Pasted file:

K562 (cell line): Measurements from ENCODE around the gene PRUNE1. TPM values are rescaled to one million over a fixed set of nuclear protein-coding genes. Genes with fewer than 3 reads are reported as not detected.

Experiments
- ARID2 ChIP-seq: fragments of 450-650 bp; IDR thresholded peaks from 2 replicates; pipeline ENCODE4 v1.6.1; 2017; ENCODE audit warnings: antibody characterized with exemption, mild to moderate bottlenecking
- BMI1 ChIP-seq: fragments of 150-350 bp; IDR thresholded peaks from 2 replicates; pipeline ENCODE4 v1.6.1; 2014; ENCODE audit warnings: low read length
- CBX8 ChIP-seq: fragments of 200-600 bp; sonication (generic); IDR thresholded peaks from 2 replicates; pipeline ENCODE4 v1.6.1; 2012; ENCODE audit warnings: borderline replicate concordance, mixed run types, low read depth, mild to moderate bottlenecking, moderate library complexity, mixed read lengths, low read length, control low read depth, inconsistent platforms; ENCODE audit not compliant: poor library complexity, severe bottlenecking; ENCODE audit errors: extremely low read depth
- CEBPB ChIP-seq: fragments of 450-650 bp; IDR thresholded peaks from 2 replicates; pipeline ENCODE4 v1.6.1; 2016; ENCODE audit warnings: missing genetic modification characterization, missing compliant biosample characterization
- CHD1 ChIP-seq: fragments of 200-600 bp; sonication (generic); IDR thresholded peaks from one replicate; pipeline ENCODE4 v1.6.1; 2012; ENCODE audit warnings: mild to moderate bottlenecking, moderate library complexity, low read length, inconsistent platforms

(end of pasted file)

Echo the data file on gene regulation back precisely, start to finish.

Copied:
K562 (cell line): Measurements from ENCODE around the gene PRUNE1. TPM values are rescaled to one million over a fixed set of nuclear protein-coding genes. Genes with fewer than 3 reads are reported as not detected.

Experiments
- ARID2 ChIP-seq: fragments of 450-650 bp; IDR thresholded peaks from 2 replicates; pipeline ENCODE4 v1.6.1; 2017; ENCODE audit warnings: antibody characterized with exemption, mild to moderate bottlenecking
- BMI1 ChIP-seq: fragments of 150-350 bp; IDR thresholded peaks from 2 replicates; pipeline ENCODE4 v1.6.1; 2014; ENCODE audit warnings: low read length
- CBX8 ChIP-seq: fragments of 200-600 bp; sonication (generic); IDR thresholded peaks from 2 replicates; pipeline ENCODE4 v1.6.1; 2012; ENCODE audit warnings: borderline replicate concordance, mixed run types, low read depth, mild to moderate bottlenecking, moderate library complexity, mixed read lengths, low read length, control low read depth, inconsistent platforms; ENCODE audit not compliant: poor library complexity, severe bottlenecking; ENCODE audit errors: extremely low read depth
- CEBPB ChIP-seq: fragments of 450-650 bp; IDR thresholded peaks from 2 replicates; pipeline ENCODE4 v1.6.1; 2016; ENCODE audit warnings: missing genetic modification characterization, missing compliant biosample characterization
- CHD1 ChIP-seq: fragments of 200-600 bp; sonication (generic); IDR thresholded peaks from one replicate; pipeline ENCODE4 v1.6.1; 2012; ENCODE audit warnings: mild to moderate bottlenecking, moderate library complexity, low read length, inconsistent platforms